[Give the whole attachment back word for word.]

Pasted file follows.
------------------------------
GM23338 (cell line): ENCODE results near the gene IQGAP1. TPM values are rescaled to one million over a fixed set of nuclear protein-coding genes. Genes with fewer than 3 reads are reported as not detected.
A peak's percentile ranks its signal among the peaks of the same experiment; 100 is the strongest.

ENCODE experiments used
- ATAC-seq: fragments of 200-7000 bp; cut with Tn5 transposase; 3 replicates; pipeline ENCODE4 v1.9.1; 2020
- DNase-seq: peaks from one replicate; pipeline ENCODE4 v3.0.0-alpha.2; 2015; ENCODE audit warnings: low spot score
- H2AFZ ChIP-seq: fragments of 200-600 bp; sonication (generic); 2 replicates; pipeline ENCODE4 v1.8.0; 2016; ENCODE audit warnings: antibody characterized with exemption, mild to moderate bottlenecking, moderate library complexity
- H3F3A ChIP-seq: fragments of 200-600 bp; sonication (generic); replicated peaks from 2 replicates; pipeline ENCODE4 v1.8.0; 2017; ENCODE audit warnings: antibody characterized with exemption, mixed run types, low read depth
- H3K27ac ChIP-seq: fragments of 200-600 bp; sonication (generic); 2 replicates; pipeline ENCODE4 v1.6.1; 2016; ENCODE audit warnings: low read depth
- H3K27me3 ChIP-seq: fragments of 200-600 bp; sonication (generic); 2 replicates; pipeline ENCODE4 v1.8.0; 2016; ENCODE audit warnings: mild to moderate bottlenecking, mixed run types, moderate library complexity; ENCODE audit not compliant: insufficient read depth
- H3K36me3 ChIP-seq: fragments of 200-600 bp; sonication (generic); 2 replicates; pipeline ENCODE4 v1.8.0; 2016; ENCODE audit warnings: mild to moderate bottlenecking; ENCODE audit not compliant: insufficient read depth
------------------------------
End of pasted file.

GM23338 (cell line): ENCODE results near the gene IQGAP1. TPM values are rescaled to one million over a fixed set of nuclear protein-coding genes. Genes with fewer than 3 reads are reported as not detected.
A peak's percentile ranks its signal among the peaks of the same experiment; 100 is the strongest.

ENCODE experiments used
- ATAC-seq: fragments of 200-7000 bp; cut with Tn5 transposase; 3 replicates; pipeline ENCODE4 v1.9.1; 2020
- DNase-seq: peaks from one replicate; pipeline ENCODE4 v3.0.0-alpha.2; 2015; ENCODE audit warnings: low spot score
- H2AFZ ChIP-seq: fragments of 200-600 bp; sonication (generic); 2 replicates; pipeline ENCODE4 v1.8.0; 2016; ENCODE audit warnings: antibody characterized with exemption, mild to moderate bottlenecking, moderate library complexity
- H3F3A ChIP-seq: fragments of 200-600 bp; sonication (generic); replicated peaks from 2 replicates; pipeline ENCODE4 v1.8.0; 2017; ENCODE audit warnings: antibody characterized with exemption, mixed run types, low read depth
- H3K27ac ChIP-seq: fragments of 200-600 bp; sonication (generic); 2 replicates; pipeline ENCODE4 v1.6.1; 2016; ENCODE audit warnings: low read depth
- H3K27me3 ChIP-seq: fragments of 200-600 bp; sonication (generic); 2 replicates; pipeline ENCODE4 v1.8.0; 2016; ENCODE audit warnings: mild to moderate bottlenecking, mixed run types, moderate library complexity; ENCODE audit not compliant: insufficient read depth
- H3K36me3 ChIP-seq: fragments of 200-600 bp; sonication (generic); 2 replicates; pipeline ENCODE4 v1.8.0; 2016; ENCODE audit warnings: mild to moderate bottlenecking; ENCODE audit not compliant: insufficient read depth